## SAT SUBJECT TEST MATH LEVEL 1

## PLANE GEOMETRY

## CHAPTER 11

Circles

• Circumference and Area

• Tangents to a Circle

• Exercises

• Answers Explained

**A circle** consists of all the points that are the same distance from one fixed point called the

**. That distance is called the**

*center***of the circle. The figure below is a circle of radius 1 unit whose center is at the point**

*radius**O*.

*A*,

*B*,

*C*,

*D*, and

*E*, which are each 1 unit from

*O*, are all points on circle

*O*. The word radius is also used to represent any of the line segments joining the center and a point on the circle. The plural of

*radius*is

*radii*. In circle

*O*below, , and are all radii. If a circle has radius

*r*, each of the radii is

*r*units long. A point is inside a circle if the distance from the center to that point is less than the radius. A point is outside a circle if the distance from the center to that point is greater than the radius.

**EXAMPLE 1:** In the figure below, *O* is the center of the circle. To find m∠*B* and m∠*O*, observe that since and are radii, *OA* = *OB* and Δ*AOB* is isosceles. So m∠*B* = 25° and m∠*O* = 180° – (25° + 25°) = 130°.

**Key Fact J1**

**Any triangle formed by connecting the endpoints of two radii is isosceles.**

A ** chord** of a circle is a line segment that has both endpoints on the circle. In the figure at the beginning of this chapter, and are chords. A chord such as that passes through the center is called a

**. Since**

*diameter**BE*=

*EO*+

*OB*, a diameter is twice as long as a radius.

**Key Fact J2**

**If d**

**is the diameter and**

*r***is the radius of a circle:**=

*d***2**

*r*.**Key Fact J3**

**Diameters are the longest line segments that can be drawn that have both endpoints on or inside a circle.**

### CIRCUMFERENCE AND AREA

The total length around a circle is called the ** circumference**. In every circle, the ratio of the circumference to the diameter is exactly the same and is denoted by the symbol

**π**(the Greek letter “pi”).

**Key Fact J4**

**So there are two formulas for the circumference of a circle:**

** C** = π

*d***and**=

*C***2**π

*r***Key Fact J5**

**The value of** **π** **is approximately**

**3.14.**

**Smart Strategy**

On almost all questions on the Math 1 test that involve circles, you are expected to leave your answer in terms of π. If you need an approximation to test the values of the choices use your calculator. To avoid rounding errors, use the π key, not 3.14.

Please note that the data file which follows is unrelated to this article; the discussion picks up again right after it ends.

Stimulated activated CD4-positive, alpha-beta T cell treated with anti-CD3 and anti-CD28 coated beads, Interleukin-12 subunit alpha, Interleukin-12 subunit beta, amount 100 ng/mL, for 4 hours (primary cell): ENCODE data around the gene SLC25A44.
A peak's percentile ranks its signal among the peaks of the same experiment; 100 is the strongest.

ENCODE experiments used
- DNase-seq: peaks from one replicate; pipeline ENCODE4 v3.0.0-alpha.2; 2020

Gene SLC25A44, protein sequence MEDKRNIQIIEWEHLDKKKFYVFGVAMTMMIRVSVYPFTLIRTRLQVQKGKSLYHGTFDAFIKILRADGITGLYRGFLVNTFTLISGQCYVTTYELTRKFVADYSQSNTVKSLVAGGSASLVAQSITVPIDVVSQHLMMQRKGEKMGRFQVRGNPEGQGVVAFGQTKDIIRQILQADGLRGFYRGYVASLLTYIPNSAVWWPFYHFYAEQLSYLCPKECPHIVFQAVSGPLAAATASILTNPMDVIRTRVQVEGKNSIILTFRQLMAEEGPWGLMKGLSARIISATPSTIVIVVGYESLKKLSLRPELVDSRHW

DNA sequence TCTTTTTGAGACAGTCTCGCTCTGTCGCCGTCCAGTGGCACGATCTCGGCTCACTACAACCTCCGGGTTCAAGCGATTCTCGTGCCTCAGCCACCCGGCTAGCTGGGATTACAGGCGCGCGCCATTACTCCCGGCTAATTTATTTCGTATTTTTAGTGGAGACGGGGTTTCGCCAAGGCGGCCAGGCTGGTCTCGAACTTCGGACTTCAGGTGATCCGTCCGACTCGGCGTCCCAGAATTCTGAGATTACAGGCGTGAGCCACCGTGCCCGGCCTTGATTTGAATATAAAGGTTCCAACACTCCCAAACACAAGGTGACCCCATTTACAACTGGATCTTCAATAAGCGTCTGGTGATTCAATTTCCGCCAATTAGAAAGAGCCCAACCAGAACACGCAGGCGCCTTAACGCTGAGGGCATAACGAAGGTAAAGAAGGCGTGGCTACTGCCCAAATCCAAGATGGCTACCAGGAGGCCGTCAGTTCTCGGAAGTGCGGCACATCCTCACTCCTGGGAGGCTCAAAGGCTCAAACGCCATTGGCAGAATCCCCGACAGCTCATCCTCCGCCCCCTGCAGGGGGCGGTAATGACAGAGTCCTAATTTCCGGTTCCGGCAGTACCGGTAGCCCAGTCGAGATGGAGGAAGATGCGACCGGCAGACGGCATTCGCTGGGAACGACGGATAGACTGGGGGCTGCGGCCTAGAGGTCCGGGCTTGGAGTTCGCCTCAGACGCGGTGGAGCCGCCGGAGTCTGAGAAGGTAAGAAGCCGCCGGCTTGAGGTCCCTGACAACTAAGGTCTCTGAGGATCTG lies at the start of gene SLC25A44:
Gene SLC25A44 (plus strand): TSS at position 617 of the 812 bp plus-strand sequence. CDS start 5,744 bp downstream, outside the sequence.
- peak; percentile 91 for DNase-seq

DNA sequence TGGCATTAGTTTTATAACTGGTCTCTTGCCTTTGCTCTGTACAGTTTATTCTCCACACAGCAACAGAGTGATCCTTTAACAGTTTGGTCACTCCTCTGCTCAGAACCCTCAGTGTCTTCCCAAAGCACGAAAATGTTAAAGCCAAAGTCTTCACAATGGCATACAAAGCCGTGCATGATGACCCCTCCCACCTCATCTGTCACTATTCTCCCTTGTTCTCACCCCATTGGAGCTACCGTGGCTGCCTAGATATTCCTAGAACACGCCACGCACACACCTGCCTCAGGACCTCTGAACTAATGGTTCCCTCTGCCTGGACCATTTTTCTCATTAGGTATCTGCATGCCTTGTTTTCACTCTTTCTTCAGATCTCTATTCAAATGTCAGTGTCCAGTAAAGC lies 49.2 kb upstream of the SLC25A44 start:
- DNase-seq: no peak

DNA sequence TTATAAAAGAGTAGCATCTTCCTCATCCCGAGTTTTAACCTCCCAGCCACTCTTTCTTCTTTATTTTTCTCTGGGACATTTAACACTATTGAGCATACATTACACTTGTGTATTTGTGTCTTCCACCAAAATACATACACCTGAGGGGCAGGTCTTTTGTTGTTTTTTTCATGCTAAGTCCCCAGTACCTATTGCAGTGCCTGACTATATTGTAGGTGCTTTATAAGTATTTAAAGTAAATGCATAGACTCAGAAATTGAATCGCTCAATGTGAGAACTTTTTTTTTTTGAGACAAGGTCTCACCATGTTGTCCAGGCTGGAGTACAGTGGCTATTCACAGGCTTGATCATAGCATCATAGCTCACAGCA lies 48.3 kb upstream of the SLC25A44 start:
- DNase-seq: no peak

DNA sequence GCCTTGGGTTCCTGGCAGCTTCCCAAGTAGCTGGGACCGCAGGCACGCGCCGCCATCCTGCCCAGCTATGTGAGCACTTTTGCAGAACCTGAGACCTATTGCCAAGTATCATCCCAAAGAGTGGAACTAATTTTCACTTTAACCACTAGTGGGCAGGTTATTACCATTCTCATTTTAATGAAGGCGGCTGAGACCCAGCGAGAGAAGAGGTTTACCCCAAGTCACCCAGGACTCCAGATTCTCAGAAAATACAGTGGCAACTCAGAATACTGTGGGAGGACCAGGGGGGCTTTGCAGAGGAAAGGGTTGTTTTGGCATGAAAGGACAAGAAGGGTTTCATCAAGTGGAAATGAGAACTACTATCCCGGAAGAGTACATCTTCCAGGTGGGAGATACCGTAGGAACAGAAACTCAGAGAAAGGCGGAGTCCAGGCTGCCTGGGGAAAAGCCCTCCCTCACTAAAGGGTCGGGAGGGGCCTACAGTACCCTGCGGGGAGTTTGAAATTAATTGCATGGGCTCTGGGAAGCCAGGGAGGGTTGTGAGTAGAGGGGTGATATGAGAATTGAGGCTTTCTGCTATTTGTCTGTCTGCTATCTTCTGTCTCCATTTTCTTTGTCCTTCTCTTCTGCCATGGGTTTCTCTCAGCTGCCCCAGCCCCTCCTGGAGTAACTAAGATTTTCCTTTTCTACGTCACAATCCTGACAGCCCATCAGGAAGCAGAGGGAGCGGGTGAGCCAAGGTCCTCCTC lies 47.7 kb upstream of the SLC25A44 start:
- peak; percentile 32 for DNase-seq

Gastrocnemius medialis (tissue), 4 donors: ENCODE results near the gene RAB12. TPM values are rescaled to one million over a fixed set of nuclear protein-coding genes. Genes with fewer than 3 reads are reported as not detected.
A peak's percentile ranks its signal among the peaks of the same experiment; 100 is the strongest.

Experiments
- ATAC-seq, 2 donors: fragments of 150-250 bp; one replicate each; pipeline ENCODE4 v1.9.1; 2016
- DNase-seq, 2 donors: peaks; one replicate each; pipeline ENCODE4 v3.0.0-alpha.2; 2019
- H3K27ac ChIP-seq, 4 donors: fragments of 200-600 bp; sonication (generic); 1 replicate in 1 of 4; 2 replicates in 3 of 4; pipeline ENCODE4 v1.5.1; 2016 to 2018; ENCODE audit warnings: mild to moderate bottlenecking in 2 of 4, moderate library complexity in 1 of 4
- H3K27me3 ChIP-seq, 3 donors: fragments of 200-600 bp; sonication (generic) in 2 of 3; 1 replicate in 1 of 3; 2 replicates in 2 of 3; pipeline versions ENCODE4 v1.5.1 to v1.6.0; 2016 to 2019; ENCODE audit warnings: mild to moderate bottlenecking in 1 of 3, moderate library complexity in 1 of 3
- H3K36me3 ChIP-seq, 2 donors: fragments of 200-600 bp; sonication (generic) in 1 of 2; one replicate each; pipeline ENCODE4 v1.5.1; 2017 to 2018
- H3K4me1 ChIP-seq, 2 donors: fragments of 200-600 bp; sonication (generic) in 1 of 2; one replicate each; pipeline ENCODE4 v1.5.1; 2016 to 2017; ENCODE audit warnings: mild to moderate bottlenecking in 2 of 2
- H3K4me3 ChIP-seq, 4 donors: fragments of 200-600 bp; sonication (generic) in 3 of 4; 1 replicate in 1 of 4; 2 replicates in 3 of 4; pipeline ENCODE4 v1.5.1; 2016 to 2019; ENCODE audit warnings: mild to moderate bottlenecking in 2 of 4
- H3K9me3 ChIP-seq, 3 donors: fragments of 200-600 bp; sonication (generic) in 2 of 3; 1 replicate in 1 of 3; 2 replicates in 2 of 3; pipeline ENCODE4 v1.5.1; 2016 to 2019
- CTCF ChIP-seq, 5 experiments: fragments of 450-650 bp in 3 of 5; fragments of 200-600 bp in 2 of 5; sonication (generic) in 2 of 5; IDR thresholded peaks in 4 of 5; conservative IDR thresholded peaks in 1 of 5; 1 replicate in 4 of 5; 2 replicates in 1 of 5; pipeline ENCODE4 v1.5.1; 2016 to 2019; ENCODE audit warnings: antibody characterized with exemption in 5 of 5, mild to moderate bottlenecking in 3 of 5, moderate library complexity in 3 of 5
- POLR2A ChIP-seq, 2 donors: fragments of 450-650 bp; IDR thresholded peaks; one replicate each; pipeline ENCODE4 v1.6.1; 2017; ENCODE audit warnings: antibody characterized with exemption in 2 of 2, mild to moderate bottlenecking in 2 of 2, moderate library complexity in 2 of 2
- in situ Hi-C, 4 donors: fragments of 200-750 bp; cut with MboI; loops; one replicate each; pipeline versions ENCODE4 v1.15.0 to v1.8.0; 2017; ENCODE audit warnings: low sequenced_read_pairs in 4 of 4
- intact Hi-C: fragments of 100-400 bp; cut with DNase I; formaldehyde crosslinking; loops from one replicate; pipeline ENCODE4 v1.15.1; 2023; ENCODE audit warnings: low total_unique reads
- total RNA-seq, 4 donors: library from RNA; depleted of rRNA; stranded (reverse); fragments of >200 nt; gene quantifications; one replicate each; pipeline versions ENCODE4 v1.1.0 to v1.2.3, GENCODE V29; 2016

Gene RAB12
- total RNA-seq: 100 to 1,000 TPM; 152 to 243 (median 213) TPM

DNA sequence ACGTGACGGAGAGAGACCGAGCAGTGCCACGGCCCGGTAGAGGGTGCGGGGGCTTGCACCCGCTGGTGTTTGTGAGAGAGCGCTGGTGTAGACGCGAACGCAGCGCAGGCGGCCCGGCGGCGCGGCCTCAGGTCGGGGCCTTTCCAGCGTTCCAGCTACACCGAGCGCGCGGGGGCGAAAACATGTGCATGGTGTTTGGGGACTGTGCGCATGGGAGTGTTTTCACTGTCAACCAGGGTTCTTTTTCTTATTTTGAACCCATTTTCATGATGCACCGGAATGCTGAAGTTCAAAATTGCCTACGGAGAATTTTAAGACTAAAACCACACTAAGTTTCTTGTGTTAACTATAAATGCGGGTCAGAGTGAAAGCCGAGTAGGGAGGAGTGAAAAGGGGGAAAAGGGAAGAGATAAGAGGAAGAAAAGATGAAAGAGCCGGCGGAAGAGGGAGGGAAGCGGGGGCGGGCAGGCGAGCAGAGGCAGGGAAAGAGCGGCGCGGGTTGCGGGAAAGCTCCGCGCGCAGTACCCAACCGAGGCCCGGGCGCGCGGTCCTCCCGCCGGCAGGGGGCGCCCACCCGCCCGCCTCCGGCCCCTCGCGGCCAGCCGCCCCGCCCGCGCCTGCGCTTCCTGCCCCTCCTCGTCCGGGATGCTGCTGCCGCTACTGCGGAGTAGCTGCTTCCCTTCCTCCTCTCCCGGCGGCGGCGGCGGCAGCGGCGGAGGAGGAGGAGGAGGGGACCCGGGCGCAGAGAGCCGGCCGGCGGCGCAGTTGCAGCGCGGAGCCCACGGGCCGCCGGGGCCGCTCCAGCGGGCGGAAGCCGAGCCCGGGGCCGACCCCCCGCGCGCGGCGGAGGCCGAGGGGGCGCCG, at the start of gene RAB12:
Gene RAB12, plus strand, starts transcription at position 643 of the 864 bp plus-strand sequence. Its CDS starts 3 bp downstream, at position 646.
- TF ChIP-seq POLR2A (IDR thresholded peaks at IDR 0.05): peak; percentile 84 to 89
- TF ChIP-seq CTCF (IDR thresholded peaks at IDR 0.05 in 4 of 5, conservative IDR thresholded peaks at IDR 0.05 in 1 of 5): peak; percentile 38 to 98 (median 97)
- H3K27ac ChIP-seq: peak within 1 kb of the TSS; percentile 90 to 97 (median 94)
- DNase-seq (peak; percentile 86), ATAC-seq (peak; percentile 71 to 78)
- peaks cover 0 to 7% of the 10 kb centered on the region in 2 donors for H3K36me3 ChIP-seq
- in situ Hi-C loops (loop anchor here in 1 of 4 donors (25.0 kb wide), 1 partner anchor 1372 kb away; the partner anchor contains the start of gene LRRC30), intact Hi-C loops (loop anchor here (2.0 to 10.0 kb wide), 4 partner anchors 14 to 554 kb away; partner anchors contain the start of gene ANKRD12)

**EXAMPLE 2:** If the circumference of a circle is equal to the perimeter of a square whose sides are 12, what is the radius of the circle?

Since the perimeter of the square is 4 12 = 48:

An ** arc** consists of two points on a circle and all the points between them. If two points, such as

*A*and

*B*in circle

*O*, are the endpoints of a diameter, they divide the circle into two arcs called

**. On the Math 1 test, arc always refers to the smaller arc joining**

*semicircles**X*and

*Y*. In the figure below if we wanted to refer to the larger arc going from

*X*to

*Y*, the one through

*A*and

*B*, we would refer to it as arc or arc .

**Key Fact J6**

**The degree measure of a circle is 360°**.

An angle such as *AOB* in the figure below, whose vertex is at the center of a circle, is called a ** central angle**.

**Key Fact J7**

**The degree measure of an arc equals the degree measure of the central angle that intercepts it.**

**Remember**

Degree measure is not a measure of length. In the circles at the left, arc and arc each measure 60° even though arc is much longer.

In the figure above, how long is arc ? Since the radius of circle *P* is 12, its diameter is 24 and its circumference is 24π. Since there are 360° in a circle, arc is , or , of the circumference: .

**Key Fact J8**

**The formula for the area of a circle of radius r**

**is**= π

*A*

*r*2.The area of circle *P*, on Key Fact J7, is π(12)^{2 }= 144π square units. A ** sector** is a region of a circle bounded by two radii and an arc. In that circle, since the measure of

*CPD*is 60° ( of the circle), the area of sector

*CPD*is the area of the circle: .

**Key Fact J9**

**In a circle of radius r, if an arc measures x°:**

• **The length of the arc is**

• **The area of the sector formed by the arc and two radii is** .

**EXAMPLE 3:** What are the perimeter and area of the shaded region in the figure below?

**Smart Strategy**

On the Math 1 test, the answer choices to questions such as these are almost always given in terms of π and square roots, so you do not need to use your calculator to evaluate them.

The circumference of the circle is 2π*r* = 2(10)π = 20π. Since arc is of the circle, the length of arc . Since is the hypotenuse of isosceles right triangle *POQ*, by KEY FACT H7, *PQ* = 10 . So the perimeter of the shaded region is 10 + 5π.

Since the area of the circle is π*r* ^{2 }= π(10^{2}) = 100π, the area of sector *POQ* is . The area of . So the area of the shaded region is 25π – 50.

An angle formed by two chords with a common endpoint is called an *inscribed*** angle**. In the figure below,

*ABC*,

*ADC*,

*BAD*, and

*BCD*are all inscribed angles.

**Key Fact J10**

**The measure of an inscribed angle is one-half the measure of its intercepted arc.**

**EXAMPLE 4:** To find m *ABC* in circle *O* in the figure below, observe that since the measure of an arc is equal to the measure of the central angle that intercepts it, the measure of arc is 110°. Since *ABC* is an inscribed angle, its measure is one-half the measure of arc .